Following a single and a ground out in the sixth, Keller was pulled from the game. He went 5.1 innings, with five hits, three runs, three walks and eight strikeouts, as well as three wild pitches. Despite the walks and wild pitches, Keller threw 61 of his 89 pitches for strikes, so that’s a very strong percentage of strikes. He also had a 5:2 GO/AO ratio. This was just the third time all season he allowed eight base runners in a game. The eight strikeouts tie a Bradenton playoff record, which was set by Tyler Glasnow.

As mentioned at the start, Bradenton took an early 6-0 lead and it started with five consecutive singles, followed by Jordan Luplow taking a 96 MPH fastball to the dome. He stayed in the game and scored one batter later as Christian Kelley singled, then made it to third base on an errant throw, clearing the bases.

Bradenton had another big inning left in them and Luplow ended up with the big hit in that inning. Up 6-3 after six innings, the Marauders scored five runs in the seventh, with three of those runs coming on a three-run homer from Luplow. It was the first home run ever for Bradenton in the postseason, now in their fourth season of making the playoffs.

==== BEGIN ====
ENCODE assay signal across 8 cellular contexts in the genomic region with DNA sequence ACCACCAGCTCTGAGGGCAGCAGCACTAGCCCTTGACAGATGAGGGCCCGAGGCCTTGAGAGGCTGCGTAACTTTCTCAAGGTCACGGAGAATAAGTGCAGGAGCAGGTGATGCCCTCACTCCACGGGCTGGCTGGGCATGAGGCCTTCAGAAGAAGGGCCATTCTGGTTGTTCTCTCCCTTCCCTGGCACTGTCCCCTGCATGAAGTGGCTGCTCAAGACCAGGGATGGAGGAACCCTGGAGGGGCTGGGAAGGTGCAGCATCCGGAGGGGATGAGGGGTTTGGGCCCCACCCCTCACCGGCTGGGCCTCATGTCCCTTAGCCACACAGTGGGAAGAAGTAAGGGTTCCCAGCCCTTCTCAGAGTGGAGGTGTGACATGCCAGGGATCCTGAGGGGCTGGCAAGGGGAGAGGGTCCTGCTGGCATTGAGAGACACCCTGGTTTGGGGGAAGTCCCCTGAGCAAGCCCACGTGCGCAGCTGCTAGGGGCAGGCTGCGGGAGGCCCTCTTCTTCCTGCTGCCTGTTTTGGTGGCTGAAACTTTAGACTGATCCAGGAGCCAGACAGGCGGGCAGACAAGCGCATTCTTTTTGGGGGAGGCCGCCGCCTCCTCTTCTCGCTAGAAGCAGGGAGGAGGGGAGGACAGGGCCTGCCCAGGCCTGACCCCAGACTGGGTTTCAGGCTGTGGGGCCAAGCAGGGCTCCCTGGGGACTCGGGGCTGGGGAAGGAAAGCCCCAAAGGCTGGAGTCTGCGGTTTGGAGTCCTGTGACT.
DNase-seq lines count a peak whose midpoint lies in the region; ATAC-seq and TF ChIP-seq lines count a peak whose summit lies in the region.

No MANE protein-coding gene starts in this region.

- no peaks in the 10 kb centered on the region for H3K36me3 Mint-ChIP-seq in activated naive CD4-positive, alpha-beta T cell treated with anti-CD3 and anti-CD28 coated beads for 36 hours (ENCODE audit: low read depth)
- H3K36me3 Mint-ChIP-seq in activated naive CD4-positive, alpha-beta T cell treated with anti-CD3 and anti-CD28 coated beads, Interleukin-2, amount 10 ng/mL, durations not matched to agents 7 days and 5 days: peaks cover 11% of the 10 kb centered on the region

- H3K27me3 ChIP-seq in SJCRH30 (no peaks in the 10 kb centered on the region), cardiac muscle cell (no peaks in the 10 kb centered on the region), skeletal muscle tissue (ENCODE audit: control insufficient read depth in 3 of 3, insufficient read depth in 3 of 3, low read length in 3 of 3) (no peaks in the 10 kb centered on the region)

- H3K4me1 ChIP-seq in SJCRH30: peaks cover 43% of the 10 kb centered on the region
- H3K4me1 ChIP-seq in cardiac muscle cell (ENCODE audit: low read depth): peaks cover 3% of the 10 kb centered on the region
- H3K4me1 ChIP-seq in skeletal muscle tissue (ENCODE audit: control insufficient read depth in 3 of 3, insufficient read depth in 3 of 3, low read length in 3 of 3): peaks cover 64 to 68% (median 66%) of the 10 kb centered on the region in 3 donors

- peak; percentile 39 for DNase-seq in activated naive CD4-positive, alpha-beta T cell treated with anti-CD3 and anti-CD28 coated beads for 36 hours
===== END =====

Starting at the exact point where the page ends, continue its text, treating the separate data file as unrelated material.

Tanner Anderson allowed one run in the seventh, then Jose Regalado threw a scoreless eighth before Sam Street made things interesting with two runs in the ninth inning. Bradenton won 11-6, taking game one of the best-of-three series on the road. The next two (if necessary) games are at home, with JT Brubaker scheduled to pitch game two and Yeudy Garcia will go game three if needed. If not, he will start game one of the finals.